Difference between revisions of "Linuxstamp II 9260"

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* 256MB NAND Flash
* 256MB NAND Flash
* 8MB SPI Dataflash
* 1x 10/100 Ethernet
* 1x 10/100 Ethernet
* 1x USB host port (allows wifi adapters, flash drives and other USB devices to be used)
* 1x USB host port (allows wifi adapters, flash drives and other USB devices to be used)

Revision as of 09:34, 8 February 2010

Linuxstamp 9260 top.JPG Linuxstamp 9260 bottom.JPG


The Linuxstamp is designed to be a general purpose processor module. It is designed to work as a stand alone module (micro-SD card, Ethernet and USB/Serial converter are all on the module). This allows all initial development to be done without a motherboard, but for integration into a specific project a motherboard with specific features could be designed.


You can now purchase Linuxstamp II boards from thelinuxstamp.com. Some of the original Linuxstamp info is still useful.


  • Atmel AT91SAM9260 processor (Arm9 processor with MMU, 200Mhz operation)
  • 32MB SDRAM
  • 256MB NAND Flash
  • 1x 10/100 Ethernet
  • 1x USB host port (allows wifi adapters, flash drives and other USB devices to be used)
  • 1x micro-SD card slot
  • Serial debug port 5-pin header
  • JTAG port


The current Linux distribution is Emdebian. It is located in the NAND flash and uses UBI & UBIFS.


All files for this project are licensed under the GNU GPL V2

Hardware design files

Warning!!! Use this design at your own risk.


The power supply for the board is based on the Linear LTC3407-3. This is a very compact high frequency switching power supply. It has both a 3.3v and a 1.8v output. It does have a very tight input range 3.3v-5.5v. The Micrel PHY also needs 2.5v, but this is provided by an internal regulator. Currently a regulated 5v must be used to power the board.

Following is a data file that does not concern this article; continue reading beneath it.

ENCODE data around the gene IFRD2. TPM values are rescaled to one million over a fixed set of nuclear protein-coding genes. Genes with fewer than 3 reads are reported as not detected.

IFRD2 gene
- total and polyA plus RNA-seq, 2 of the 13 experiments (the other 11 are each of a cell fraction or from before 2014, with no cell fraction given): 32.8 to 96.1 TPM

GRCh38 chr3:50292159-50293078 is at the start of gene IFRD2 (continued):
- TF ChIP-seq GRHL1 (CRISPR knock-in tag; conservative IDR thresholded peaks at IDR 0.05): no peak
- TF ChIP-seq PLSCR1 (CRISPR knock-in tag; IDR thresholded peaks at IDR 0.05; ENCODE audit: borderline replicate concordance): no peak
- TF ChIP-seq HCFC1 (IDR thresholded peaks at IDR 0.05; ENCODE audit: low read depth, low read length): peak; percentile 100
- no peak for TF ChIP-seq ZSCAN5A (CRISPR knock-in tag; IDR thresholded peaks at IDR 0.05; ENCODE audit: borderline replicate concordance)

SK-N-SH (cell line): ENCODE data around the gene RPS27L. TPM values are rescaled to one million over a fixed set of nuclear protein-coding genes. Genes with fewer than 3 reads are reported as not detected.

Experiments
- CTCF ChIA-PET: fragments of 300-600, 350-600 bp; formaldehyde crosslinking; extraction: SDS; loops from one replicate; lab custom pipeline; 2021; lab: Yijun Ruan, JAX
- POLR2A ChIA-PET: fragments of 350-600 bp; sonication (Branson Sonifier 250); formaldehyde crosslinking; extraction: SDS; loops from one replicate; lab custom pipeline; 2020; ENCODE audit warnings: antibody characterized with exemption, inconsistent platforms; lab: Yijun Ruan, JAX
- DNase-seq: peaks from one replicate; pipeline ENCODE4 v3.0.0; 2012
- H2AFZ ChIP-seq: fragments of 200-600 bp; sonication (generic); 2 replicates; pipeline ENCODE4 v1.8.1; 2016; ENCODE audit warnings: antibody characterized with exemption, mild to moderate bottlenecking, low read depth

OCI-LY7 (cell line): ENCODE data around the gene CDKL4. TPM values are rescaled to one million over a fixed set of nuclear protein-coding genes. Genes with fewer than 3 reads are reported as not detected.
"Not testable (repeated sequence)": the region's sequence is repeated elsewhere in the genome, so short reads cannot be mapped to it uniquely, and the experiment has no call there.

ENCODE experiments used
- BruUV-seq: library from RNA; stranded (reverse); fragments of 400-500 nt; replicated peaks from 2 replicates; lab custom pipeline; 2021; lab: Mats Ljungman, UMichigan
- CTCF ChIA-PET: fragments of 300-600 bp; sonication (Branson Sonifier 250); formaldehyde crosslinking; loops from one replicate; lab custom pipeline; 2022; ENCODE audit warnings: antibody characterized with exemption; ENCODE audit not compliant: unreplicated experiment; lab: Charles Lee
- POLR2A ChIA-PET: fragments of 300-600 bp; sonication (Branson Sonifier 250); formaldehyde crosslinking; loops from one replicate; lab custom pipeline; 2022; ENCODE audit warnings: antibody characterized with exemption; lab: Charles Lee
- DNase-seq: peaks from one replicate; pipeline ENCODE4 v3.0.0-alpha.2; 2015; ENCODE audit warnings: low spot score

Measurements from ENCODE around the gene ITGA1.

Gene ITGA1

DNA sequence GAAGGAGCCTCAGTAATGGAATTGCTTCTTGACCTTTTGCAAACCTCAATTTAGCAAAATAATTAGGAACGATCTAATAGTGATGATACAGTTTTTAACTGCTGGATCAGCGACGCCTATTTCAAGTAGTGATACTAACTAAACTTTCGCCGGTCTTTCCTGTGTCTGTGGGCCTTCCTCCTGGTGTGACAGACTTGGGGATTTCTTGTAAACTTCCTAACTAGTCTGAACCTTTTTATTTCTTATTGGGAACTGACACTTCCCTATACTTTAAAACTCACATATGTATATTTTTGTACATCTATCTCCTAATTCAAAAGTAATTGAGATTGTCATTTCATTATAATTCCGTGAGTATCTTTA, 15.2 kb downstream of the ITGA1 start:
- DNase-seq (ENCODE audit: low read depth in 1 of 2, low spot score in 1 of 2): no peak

Minicom & the debug port

Ftdi cable.jpeg

Above shows the proper connection of the ftdi cable to the Linuxstamp II. This provides both the debug console as well as power to the board. Pin 6 (green wire) on the cable overhangs the 5-pin connector on the board.

When you plug the Linuxstamp into your host (Linux) machine a device should appear /dev/ttyUSB0 (the suffix number will increment as you add more devices). /dev/ttyUSB0 will behave as any other serial port now. Minicom is the standard program to access the serial port in Linux. The first time you run minicom you will have to be root in order to do the setup, after that you can change the permissions on /dev/ttyUSB0 so any user can run minicom. To enter configuration mode in minicom type CTRL-A o, now scroll down to Serial port setup. Use the letters to navigate. You will want the device to be /dev/ttyUSB0 and Bps/Par/Bits to read 115200 8N1. Both hardware and software flow control should be OFF. Connection to the board is important for loading Atmel's tiny program and u-boot, but once the board is working it might not be as important.